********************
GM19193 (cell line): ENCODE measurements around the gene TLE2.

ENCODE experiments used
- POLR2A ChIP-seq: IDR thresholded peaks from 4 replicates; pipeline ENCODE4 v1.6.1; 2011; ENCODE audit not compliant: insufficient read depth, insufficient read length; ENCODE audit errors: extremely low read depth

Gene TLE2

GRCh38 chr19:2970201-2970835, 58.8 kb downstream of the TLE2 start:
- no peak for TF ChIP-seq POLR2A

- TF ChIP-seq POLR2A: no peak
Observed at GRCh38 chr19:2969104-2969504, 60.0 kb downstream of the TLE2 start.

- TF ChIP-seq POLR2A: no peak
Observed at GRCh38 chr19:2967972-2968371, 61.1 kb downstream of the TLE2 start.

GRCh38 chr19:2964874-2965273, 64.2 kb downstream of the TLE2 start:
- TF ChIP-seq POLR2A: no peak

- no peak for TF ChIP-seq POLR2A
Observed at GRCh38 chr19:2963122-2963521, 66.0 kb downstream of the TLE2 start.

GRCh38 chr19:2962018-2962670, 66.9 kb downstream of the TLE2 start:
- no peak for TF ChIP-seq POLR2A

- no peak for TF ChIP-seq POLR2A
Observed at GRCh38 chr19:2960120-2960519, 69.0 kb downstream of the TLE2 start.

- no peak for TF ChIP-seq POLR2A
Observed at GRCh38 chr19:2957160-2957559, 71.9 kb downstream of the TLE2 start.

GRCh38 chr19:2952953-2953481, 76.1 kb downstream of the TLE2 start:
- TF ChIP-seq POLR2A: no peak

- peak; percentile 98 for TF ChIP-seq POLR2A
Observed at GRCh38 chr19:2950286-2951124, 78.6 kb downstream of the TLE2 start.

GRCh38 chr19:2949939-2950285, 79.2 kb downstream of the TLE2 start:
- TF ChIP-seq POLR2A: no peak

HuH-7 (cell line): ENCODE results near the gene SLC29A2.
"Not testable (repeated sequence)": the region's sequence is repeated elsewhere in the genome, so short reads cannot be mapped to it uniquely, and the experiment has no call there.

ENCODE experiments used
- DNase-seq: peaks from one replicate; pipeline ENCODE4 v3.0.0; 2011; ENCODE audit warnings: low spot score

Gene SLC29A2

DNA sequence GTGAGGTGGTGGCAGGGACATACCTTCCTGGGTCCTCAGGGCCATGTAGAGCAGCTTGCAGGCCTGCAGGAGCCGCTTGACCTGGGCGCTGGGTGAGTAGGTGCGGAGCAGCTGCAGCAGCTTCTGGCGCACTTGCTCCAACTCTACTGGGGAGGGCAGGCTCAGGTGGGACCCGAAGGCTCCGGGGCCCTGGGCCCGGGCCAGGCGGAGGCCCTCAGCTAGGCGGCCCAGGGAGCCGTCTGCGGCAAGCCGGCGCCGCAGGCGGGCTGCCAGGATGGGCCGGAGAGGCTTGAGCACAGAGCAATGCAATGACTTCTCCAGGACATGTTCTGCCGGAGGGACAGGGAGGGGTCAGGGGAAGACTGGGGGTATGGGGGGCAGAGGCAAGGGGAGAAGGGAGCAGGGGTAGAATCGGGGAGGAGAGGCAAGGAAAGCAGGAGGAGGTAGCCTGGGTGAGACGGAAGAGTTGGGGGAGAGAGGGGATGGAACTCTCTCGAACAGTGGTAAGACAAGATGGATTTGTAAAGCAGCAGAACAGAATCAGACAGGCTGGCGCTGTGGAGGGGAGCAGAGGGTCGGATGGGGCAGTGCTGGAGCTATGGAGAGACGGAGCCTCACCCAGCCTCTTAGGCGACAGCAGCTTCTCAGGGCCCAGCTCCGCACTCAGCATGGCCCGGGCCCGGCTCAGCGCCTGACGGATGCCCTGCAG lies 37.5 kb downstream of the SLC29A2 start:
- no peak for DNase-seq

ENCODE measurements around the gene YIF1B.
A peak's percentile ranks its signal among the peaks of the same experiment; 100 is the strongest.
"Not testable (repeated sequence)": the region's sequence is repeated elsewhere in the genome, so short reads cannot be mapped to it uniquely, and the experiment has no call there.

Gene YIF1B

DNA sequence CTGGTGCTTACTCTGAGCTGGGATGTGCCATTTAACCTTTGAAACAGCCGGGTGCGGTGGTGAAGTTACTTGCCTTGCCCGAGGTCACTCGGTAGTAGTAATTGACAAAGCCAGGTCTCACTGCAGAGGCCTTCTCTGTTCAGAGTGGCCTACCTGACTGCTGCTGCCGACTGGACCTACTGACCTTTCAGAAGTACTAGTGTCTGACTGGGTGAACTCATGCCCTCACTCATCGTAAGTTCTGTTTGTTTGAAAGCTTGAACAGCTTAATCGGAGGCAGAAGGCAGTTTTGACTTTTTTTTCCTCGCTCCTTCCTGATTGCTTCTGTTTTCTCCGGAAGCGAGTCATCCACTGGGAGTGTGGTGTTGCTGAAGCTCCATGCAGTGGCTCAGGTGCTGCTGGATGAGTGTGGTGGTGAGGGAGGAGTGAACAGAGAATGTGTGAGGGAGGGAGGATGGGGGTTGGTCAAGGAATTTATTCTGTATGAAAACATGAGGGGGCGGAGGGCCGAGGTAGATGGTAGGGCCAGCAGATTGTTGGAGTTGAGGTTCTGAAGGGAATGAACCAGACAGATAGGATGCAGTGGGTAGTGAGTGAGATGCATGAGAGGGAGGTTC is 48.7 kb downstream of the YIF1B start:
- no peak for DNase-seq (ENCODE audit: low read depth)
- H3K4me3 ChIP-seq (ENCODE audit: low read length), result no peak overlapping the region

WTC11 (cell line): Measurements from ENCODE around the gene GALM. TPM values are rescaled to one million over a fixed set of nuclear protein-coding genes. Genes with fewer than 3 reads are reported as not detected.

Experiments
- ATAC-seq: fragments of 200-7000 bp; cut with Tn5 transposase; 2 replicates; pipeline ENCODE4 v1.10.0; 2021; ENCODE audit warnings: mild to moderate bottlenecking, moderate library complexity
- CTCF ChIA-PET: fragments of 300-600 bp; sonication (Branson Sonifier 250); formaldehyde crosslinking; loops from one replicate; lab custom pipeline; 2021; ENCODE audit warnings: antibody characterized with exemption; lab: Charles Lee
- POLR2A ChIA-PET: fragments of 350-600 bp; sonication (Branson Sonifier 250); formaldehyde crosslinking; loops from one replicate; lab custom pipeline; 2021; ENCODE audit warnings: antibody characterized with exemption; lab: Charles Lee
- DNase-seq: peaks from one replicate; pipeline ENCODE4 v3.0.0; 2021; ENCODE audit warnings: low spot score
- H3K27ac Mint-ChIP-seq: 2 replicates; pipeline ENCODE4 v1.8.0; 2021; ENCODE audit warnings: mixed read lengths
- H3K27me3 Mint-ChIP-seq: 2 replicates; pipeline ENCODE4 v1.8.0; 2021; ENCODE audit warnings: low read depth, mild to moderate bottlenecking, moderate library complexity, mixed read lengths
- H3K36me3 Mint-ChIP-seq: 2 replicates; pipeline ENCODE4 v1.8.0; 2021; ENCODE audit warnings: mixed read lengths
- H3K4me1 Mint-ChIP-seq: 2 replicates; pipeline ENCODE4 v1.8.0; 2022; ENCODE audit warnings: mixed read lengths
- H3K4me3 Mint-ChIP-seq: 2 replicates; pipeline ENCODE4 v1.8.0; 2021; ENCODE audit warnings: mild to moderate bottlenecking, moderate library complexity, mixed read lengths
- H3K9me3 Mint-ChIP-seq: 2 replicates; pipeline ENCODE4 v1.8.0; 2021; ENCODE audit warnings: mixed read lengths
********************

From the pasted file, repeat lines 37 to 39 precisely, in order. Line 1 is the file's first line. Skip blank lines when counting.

Gene YIF1B

DNA sequence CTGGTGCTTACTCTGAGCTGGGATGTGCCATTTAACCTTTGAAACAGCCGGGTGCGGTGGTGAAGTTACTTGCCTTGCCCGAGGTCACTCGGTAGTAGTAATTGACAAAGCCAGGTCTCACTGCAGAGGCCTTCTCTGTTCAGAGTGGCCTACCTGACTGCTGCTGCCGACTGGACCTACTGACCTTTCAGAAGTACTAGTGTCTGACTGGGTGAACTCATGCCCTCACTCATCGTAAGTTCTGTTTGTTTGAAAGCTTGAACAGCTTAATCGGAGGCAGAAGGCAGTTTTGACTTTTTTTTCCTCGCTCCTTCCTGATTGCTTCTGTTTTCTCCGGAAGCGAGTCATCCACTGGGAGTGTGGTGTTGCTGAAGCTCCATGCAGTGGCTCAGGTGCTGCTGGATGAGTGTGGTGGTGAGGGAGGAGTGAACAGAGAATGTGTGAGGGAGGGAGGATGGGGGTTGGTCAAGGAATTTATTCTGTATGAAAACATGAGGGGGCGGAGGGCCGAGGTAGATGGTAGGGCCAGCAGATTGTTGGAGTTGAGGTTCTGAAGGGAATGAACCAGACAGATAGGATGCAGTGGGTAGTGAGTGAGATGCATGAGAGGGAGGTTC is 48.7 kb downstream of the YIF1B start:
- no peak for DNase-seq (ENCODE audit: low read depth)